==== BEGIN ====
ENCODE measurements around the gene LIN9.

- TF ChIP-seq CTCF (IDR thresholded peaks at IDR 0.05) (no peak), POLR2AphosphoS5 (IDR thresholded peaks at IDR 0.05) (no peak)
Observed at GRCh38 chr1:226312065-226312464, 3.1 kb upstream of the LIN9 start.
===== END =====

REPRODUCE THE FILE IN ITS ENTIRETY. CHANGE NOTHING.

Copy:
ENCODE measurements around the gene LIN9.

- TF ChIP-seq CTCF (IDR thresholded peaks at IDR 0.05) (no peak), POLR2AphosphoS5 (IDR thresholded peaks at IDR 0.05) (no peak)
Observed at GRCh38 chr1:226312065-226312464, 3.1 kb upstream of the LIN9 start.